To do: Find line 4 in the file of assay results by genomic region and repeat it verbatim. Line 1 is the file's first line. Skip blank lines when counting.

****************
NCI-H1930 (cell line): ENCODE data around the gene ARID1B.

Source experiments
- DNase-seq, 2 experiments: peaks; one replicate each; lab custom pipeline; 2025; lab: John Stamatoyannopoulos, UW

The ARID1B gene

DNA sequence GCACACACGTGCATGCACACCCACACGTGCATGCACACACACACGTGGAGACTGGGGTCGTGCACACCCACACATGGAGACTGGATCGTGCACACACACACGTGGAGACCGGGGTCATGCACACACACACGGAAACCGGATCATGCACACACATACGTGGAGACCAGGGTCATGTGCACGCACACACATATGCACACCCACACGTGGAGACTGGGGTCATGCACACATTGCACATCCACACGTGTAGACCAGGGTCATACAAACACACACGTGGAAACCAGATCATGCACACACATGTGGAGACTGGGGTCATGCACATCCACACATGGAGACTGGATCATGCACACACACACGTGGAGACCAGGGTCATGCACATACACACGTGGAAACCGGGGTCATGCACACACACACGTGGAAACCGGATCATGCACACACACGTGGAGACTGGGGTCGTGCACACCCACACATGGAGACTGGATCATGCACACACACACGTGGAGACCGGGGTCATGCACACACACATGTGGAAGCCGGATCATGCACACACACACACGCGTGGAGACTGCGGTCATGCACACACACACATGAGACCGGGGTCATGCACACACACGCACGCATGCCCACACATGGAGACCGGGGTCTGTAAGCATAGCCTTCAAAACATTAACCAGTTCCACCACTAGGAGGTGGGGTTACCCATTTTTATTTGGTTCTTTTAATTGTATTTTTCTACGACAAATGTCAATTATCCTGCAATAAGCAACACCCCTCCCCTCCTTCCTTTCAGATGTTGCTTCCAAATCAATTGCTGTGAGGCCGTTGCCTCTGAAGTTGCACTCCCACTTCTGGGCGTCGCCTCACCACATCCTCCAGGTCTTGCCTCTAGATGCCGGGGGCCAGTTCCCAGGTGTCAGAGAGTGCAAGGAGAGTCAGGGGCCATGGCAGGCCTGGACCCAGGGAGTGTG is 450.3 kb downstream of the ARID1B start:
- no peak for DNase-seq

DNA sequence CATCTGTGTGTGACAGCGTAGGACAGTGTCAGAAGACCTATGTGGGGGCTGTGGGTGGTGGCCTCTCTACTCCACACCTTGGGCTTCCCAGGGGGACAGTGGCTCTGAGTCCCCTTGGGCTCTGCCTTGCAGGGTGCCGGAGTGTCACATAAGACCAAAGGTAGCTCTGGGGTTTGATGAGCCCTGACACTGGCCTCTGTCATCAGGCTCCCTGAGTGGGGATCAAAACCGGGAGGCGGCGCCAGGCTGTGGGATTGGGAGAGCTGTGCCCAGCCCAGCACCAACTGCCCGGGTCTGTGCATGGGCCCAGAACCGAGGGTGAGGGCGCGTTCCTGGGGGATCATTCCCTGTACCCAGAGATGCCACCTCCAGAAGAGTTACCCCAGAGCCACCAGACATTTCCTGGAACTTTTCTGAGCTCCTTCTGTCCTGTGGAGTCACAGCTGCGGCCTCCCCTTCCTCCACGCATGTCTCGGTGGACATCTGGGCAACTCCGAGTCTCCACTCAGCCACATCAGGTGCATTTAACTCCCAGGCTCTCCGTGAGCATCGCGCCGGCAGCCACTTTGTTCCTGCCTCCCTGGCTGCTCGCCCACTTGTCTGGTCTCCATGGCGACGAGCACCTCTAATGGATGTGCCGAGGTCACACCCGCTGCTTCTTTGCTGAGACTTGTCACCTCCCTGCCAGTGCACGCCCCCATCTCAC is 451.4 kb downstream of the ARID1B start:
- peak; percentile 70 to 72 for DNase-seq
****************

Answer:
The ARID1B gene